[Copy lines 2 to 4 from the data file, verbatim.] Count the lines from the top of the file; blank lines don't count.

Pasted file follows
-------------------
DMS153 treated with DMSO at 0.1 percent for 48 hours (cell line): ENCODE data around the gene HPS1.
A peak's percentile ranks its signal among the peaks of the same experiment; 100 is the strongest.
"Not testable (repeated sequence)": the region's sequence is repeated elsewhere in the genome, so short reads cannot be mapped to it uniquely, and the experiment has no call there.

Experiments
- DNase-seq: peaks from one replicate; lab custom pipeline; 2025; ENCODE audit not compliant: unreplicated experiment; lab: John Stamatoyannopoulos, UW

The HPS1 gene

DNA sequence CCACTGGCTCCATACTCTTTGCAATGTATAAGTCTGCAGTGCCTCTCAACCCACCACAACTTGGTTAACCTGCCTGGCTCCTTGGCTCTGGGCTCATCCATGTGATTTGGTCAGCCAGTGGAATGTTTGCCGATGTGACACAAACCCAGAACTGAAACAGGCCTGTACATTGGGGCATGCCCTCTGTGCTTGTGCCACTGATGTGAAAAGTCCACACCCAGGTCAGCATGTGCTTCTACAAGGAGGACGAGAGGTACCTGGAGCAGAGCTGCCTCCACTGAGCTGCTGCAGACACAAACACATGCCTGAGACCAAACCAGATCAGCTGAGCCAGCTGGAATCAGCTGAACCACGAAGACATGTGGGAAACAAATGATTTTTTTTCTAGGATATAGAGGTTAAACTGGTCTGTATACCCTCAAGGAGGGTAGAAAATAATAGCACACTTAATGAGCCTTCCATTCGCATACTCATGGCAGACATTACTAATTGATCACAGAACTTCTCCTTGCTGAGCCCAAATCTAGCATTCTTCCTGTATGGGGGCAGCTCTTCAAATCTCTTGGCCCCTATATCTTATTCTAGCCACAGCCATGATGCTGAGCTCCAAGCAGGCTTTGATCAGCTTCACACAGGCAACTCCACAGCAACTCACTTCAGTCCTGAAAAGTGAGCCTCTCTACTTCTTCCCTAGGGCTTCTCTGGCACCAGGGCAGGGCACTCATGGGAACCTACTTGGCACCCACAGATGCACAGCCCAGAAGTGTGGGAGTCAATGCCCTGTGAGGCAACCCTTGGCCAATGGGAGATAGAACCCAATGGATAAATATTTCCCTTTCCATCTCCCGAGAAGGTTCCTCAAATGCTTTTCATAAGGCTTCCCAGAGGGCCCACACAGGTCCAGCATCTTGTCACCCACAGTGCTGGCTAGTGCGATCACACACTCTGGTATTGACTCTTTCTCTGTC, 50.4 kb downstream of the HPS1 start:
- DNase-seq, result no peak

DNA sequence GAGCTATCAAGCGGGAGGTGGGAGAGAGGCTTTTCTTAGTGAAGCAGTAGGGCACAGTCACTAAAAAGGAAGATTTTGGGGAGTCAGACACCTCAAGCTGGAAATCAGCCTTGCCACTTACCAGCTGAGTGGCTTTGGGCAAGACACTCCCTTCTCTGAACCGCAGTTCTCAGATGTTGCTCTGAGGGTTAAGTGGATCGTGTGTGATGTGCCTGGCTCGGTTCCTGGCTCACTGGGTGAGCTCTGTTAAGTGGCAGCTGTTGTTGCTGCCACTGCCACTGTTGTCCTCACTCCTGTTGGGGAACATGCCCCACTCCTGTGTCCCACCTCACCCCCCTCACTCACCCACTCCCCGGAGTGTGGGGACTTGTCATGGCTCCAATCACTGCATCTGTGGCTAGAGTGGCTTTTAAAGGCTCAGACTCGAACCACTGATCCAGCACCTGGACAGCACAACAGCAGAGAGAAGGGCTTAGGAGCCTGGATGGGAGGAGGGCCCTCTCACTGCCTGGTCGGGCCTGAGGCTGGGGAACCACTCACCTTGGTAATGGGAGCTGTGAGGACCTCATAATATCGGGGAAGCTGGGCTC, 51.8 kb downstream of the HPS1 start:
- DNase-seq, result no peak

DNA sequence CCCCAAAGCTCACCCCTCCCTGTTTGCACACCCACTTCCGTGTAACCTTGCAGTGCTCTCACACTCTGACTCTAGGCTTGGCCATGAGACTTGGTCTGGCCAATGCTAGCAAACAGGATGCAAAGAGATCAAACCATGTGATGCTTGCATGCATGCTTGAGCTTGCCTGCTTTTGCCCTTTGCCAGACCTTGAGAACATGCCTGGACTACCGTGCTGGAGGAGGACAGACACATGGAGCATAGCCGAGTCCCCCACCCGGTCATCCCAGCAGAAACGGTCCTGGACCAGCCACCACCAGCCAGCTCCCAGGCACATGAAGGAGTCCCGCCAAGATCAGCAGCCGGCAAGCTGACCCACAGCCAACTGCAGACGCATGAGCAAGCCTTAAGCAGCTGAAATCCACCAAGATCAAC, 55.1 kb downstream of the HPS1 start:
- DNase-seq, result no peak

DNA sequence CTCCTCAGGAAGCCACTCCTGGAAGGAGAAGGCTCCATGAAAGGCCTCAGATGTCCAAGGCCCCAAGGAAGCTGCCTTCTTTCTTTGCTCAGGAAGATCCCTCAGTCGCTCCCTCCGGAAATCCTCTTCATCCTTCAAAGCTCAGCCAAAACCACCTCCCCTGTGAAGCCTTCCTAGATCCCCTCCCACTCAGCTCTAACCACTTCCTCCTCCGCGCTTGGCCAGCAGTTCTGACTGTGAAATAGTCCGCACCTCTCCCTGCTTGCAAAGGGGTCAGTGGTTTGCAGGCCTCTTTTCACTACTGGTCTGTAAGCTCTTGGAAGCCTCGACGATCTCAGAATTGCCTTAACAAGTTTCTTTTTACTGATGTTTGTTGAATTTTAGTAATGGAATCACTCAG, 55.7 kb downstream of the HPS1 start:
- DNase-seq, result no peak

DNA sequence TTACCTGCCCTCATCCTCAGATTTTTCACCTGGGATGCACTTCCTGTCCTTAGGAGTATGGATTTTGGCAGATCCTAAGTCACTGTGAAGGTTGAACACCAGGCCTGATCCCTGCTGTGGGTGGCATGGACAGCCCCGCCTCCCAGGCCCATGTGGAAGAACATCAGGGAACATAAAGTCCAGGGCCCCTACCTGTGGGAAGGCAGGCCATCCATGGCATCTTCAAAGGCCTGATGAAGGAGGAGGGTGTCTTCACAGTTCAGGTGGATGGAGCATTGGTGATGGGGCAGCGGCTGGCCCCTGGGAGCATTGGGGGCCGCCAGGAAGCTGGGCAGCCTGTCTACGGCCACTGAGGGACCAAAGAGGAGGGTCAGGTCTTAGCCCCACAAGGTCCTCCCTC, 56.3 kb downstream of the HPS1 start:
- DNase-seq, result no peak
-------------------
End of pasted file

A peak's percentile ranks its signal among the peaks of the same experiment; 100 is the strongest.
"Not testable (repeated sequence)": the region's sequence is repeated elsewhere in the genome, so short reads cannot be mapped to it uniquely, and the experiment has no call there.

Experiments